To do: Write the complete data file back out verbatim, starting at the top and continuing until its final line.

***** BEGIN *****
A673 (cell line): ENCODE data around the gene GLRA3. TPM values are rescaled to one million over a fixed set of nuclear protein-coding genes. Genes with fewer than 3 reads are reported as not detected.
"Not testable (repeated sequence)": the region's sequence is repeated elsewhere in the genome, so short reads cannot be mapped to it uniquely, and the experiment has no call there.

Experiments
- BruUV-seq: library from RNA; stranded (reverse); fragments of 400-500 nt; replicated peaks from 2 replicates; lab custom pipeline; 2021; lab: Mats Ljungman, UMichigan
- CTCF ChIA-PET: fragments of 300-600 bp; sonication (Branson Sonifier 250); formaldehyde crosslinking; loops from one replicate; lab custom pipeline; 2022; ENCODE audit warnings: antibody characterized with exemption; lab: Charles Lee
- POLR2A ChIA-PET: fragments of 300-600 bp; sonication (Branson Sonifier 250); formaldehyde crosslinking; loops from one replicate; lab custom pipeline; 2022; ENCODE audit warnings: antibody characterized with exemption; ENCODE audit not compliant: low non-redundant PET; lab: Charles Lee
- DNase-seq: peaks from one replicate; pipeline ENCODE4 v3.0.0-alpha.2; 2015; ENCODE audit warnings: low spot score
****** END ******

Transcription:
A673 (cell line): ENCODE data around the gene GLRA3. TPM values are rescaled to one million over a fixed set of nuclear protein-coding genes. Genes with fewer than 3 reads are reported as not detected.
"Not testable (repeated sequence)": the region's sequence is repeated elsewhere in the genome, so short reads cannot be mapped to it uniquely, and the experiment has no call there.

Experiments
- BruUV-seq: library from RNA; stranded (reverse); fragments of 400-500 nt; replicated peaks from 2 replicates; lab custom pipeline; 2021; lab: Mats Ljungman, UMichigan
- CTCF ChIA-PET: fragments of 300-600 bp; sonication (Branson Sonifier 250); formaldehyde crosslinking; loops from one replicate; lab custom pipeline; 2022; ENCODE audit warnings: antibody characterized with exemption; lab: Charles Lee
- POLR2A ChIA-PET: fragments of 300-600 bp; sonication (Branson Sonifier 250); formaldehyde crosslinking; loops from one replicate; lab custom pipeline; 2022; ENCODE audit warnings: antibody characterized with exemption; ENCODE audit not compliant: low non-redundant PET; lab: Charles Lee
- DNase-seq: peaks from one replicate; pipeline ENCODE4 v3.0.0-alpha.2; 2015; ENCODE audit warnings: low spot score